Monday, April 25, 2011

Pulp Poem of the Week

a professional
at people.
Richard Stark
The Black Ice Score

Thursday, April 21, 2011

Story Note: Susan Glaspell, "A Jury of Her Peers" (1917)

Spoiler alert! The following comments spoil much of Susan Glaspell’s “A Jury of Her Peers.” If you want to read the story, you may do so here.

Though Susan Glaspell’s early noir “A Jury of Her Peers” (1917) has been canonized in Tony Hillerman’s The Best American Mystery Stories of the Century (2001), it is not a mystery story in the conventional sense. Minnie Wright has murdered her husband. No one in the story believes her claim that she slept undisturbed next to him while someone strangled him with a rope, nor is the reader given any reason to doubt her guilt. The only mystery is why Minnie did it. (Significantly, the name “Minnie Wright” never appears in the story. Martha Hale, a neighbor, still thinks of her as Minnie Foster because Martha remembers her as she was before marriage. In all other instances, she is referred to as “Mrs. Wright,” symbolic of the appendage she became.)

The plot of the story proper describes a visit to the Wrights’ empty house as the sheriff (Peters) and the county attorney (Henderson) collect information for the prosecution of Minnie Wright. Peters and Henderson want to interview Martha Hale’s husband, Lewis, at the house, for it was he who discovered the murder. The day before, he had stopped by to see John Wright and was informed by Minnie that her husband was dead. Upstairs, Lewis found the body. The three men are accompanied on their errand by two women. The sheriff’s wife, whose name is given only as Mrs. Peters, is going to gather items that Minnie Wright wants in jail. When Mrs. Peters becomes nervous, she asks Martha Hale to come as well.

Martha feels sympathy for the accused from the outset. When her husband begins talking, she is concerned that he will “say unnecessary things that [will] just make things harder for Minnie Foster.” Thus, she disapproves when Lewis says that he “didn’t know as what [John’s] wife wanted made much difference to John” because this hints at a motive for the murder. Lewis does not follow up on this observation, however, because the attorney asks him to focus on the murder itself.

When the three men go upstairs to look at the murder scene, Martha and Mrs. Peters stay below, and this is when then real action of the story begins. Piecing together evidence that the men are oblivious to (“Nothing here but kitchen things,” says the sheriff), the women come to understand why Minnie Wright killed her husband. First, Martha notices a paper bag of flour only half emptied into a wooden bucket. Then she notices that the kitchen table has been only half cleaned. Then Mrs. Peters notices where Minnie seems to have lost her ability to sew, and she wonders, “What do you suppose she was so—nervous about?” The answer comes, literally and/or symbolically, when they find Minnie’s pet bird, its neck broken, wrapped in a piece of silk in her sewing basket. Earlier, Martha had observed that Minnie Foster was herself like a bird (“Real sweet and pretty, but kind of timid and—fluttery. How—she—did—change”), and now the two women lock eyes “in a look of dawning comprehension, of growing horror.” Literally, the dead bird, along with a birdcage whose door has been forcibly broken, indicates that John killed his wife’s pet. Symbolically, the dead bird shows what marriage to John Foster did to the vibrant young Minnie Foster; as well, the manner of the bird’s death suggests the possibility of spousal abuse.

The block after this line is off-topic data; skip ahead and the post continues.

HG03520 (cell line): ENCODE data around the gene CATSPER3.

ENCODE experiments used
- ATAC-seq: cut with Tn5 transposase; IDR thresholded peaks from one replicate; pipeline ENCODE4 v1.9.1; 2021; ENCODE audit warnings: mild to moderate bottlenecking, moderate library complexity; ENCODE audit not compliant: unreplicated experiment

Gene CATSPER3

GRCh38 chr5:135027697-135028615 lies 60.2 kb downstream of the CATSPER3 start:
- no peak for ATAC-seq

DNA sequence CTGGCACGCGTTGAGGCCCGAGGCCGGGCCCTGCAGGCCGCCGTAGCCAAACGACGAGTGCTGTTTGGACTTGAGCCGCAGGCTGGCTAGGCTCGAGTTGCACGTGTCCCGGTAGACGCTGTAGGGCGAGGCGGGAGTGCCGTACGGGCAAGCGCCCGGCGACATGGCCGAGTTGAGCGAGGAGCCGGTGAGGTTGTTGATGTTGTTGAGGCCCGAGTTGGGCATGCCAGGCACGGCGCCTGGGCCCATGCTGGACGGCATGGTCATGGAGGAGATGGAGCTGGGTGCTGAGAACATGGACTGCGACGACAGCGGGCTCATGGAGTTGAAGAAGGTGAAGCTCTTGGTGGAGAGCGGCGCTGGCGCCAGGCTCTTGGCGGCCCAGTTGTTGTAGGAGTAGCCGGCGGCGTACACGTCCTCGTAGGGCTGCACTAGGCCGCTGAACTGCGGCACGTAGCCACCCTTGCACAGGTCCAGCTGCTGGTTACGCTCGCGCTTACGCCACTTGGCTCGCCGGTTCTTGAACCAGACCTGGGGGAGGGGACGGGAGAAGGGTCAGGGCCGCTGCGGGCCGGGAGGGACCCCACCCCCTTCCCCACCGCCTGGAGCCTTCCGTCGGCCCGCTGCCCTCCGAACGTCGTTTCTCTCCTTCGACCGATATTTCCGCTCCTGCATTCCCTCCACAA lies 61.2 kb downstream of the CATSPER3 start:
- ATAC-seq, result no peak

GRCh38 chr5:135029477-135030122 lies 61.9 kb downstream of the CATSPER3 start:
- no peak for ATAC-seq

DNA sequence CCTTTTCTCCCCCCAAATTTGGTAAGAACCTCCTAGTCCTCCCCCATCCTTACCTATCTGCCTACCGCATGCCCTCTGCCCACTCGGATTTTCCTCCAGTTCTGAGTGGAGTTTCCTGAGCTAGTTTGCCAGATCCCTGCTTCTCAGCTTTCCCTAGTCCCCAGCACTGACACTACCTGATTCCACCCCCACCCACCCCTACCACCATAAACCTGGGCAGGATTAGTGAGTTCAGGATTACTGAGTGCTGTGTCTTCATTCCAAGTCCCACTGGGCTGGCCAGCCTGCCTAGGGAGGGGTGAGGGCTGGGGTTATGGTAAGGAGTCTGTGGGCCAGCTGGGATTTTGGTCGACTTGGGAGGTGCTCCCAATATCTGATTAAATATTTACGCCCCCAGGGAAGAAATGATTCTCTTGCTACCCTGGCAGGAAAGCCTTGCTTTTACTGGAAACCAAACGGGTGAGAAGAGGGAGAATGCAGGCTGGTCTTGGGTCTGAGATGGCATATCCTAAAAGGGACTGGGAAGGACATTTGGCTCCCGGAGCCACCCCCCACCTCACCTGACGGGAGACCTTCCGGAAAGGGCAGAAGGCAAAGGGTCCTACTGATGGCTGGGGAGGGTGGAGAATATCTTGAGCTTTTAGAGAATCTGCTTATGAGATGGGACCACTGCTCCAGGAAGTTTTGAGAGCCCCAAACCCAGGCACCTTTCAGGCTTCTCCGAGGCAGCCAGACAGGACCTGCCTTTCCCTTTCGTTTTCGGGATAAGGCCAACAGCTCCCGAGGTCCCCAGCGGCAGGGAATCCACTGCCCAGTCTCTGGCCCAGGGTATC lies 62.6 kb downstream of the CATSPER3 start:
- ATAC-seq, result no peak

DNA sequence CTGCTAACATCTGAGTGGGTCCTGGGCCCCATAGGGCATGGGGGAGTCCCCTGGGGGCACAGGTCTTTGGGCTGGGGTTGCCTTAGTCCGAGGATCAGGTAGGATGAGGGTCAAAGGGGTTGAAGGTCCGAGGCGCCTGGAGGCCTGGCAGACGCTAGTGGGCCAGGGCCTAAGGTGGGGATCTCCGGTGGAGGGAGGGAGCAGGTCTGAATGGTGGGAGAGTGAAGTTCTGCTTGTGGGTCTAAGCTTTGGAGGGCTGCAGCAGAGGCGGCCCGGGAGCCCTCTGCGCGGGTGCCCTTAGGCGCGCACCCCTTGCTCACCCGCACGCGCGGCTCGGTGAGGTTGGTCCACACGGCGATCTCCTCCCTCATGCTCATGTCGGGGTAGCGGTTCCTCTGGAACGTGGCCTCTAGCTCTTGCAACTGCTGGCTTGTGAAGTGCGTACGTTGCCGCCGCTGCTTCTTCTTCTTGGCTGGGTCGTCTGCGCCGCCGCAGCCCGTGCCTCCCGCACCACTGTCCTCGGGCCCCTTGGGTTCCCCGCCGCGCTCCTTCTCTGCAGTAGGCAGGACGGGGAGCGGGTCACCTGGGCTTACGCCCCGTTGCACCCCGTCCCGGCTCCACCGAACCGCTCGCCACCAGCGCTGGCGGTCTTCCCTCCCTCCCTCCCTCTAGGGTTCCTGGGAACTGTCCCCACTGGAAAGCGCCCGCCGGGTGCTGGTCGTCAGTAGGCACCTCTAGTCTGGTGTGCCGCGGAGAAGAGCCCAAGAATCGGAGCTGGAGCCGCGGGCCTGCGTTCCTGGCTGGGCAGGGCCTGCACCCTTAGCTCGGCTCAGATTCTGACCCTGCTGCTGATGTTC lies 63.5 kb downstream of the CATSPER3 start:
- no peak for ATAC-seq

Though Martha and Mrs. Peters know little about the Wrights’ marriage, they know enough about the naturalistic weight of patriarchy to intuit the details that the dead bird suggests. From their perspective, if the men knew of the dead bird, it “would make certain the conviction” of Minnie Wright. Their sympathy is with Minnie, however, so they will not tell the men what they know. Commentary on the story tends to end here: As a jury, Martha and Mrs. Peters have united in support of their peer. But to stop here is to overlook what may be the story’s deepest irony: While Martha and Mrs. Peters believe that they have the power to prove Minnie’s guilt, they may well be wrong. Throughout the story, the men have treated Martha and Mrs. Peters with condescension bordering on contempt. Just as John Wright did not care what his wife wanted, it seems likely that the men would not take seriously the amateur detective work of the two women. The womens confidence in their own power, when they may have no power at all, is classic noir.

Monday, April 18, 2011

Pulp Poem of the Week

I don’t know
why I'm in—
but I'm in it.
It keeps me
in butts and
I see the
country and
I don't have
to slave
over a desk.
I get places.
It's not a
pretty game,
and no guy
every wrote a